Stress and Childhood Obesity

Stress and Childhood Obesity

Very young children, especially girls, may be at an increased risk of obesity when certain social risk factors are present, according to a new study.
Very young children, especially girls, may be at an increased risk of obesity  when certain social risk factors are present, according to a new study.

Public data for over 1,600 preschool children was analyzed and researchers looked at six social stressors when the children were one and three years old.

Stressors included depression in mothers, substance abuse by mothers, partner violence, unstable housing situations, lack of food, and if the father was in jail.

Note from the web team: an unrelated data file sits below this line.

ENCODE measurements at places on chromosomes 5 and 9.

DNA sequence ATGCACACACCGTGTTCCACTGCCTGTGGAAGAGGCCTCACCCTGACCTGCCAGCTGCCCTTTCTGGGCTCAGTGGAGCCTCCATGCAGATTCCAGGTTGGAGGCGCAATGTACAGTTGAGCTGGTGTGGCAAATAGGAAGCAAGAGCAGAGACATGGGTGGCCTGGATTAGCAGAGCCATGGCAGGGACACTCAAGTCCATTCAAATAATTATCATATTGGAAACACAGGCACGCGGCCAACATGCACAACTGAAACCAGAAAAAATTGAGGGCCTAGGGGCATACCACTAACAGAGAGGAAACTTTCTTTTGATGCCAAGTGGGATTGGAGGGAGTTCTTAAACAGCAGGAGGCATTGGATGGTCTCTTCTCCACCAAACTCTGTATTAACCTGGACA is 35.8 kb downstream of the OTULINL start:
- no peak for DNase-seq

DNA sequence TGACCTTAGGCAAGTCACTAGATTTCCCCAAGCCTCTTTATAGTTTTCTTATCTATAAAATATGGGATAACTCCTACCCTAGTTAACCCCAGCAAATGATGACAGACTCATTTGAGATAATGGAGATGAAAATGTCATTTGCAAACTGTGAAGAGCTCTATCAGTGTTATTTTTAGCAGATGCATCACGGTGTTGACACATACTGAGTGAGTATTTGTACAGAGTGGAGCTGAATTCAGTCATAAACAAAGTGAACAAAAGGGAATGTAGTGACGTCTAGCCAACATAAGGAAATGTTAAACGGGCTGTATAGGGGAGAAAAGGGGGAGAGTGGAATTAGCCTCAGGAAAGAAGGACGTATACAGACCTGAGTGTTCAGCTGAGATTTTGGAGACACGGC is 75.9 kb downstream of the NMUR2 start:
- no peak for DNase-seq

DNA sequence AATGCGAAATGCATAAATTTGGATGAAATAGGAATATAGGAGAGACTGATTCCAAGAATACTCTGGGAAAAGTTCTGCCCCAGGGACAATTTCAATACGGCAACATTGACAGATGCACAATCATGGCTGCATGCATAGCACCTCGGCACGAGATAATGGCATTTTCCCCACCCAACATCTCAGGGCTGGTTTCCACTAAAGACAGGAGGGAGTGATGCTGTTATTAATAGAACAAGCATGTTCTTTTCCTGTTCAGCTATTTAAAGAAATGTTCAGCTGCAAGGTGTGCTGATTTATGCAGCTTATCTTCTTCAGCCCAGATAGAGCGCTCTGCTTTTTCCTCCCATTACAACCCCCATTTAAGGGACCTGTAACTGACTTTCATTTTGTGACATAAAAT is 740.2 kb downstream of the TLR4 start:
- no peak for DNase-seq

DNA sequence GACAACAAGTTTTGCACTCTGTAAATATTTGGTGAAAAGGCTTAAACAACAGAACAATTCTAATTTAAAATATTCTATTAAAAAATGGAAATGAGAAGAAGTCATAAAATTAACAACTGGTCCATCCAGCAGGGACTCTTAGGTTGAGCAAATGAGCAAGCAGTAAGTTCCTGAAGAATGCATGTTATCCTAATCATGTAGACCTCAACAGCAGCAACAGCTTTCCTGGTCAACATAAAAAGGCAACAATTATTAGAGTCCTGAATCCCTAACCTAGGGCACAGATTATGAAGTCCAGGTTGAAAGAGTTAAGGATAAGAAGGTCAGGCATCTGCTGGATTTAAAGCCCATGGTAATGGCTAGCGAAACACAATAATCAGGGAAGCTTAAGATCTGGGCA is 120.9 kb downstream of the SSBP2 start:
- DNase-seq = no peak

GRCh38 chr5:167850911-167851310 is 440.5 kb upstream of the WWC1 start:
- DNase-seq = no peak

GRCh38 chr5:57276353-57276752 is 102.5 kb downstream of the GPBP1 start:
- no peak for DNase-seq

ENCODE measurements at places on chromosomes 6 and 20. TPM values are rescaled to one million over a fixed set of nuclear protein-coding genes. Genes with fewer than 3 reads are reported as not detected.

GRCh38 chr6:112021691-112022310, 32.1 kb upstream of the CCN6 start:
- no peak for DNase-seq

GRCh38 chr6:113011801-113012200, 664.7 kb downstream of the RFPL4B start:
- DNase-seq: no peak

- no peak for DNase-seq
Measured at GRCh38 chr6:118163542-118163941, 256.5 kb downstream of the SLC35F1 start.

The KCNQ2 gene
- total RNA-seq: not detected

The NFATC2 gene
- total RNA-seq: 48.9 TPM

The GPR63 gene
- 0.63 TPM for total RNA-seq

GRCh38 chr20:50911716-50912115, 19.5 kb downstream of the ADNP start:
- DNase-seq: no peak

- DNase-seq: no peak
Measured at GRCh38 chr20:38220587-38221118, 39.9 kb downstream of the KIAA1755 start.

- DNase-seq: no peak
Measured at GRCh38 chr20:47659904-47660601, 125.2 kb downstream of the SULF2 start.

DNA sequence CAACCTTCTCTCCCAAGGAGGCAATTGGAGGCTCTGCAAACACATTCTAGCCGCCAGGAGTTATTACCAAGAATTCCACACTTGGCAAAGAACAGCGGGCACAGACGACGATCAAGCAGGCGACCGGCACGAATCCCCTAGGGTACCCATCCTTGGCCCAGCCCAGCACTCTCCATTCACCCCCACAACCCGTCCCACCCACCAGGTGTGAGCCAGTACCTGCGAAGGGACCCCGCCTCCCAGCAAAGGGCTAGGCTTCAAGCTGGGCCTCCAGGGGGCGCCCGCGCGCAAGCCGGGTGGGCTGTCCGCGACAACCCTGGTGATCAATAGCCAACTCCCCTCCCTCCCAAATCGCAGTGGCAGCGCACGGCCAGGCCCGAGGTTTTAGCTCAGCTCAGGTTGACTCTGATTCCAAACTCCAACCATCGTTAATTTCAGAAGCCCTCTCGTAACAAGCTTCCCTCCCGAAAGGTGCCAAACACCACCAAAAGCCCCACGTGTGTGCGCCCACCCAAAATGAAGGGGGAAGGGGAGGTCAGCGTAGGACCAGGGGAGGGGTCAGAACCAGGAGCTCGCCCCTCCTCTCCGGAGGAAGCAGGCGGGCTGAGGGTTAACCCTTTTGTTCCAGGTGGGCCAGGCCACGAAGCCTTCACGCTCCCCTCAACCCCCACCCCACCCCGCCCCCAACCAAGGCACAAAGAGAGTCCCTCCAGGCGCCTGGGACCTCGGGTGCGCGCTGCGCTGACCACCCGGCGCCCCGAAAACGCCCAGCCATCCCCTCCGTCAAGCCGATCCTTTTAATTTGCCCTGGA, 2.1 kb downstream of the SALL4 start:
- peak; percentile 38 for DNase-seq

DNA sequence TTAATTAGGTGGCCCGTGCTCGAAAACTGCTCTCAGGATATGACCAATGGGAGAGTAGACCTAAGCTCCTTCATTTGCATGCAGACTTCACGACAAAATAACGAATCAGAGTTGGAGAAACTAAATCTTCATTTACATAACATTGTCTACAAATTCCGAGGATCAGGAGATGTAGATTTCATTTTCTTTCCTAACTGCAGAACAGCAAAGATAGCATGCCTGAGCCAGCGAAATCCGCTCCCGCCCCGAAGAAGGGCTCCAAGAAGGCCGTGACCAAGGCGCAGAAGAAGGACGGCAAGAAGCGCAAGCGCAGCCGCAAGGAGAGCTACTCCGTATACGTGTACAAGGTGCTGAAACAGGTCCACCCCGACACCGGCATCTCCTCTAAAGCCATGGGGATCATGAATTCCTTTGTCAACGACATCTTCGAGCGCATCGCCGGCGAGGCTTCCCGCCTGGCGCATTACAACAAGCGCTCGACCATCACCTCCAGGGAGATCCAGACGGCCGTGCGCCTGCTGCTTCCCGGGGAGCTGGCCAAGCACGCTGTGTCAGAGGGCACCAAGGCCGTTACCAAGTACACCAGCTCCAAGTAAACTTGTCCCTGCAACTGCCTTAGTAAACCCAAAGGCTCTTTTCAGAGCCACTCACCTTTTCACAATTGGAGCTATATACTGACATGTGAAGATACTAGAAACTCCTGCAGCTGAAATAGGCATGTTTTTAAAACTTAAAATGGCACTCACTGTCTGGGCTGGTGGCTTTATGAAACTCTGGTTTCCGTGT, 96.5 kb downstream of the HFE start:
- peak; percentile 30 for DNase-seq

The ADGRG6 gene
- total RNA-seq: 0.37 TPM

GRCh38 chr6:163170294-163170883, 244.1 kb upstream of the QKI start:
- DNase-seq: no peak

Results showed 17% of children were obese at 5-years-old, and young girls with more than one stressor had significantly higher odds of obesity.

The study did not find a link between social stress and obesity in boys.

Doctors say this study is an eye opener as to how sensitive young children may be to social stressors.

"Even at one year of age, kids are aware of the stressors that are around them so i think that's pretty useful information for us to know that we have to be thinking about these sorts of things even at young ages," said Dr. Deb Lonzer of Cleveland Clinic Children's Hospital.

Complete results can be found in the journal "Pediatrics".
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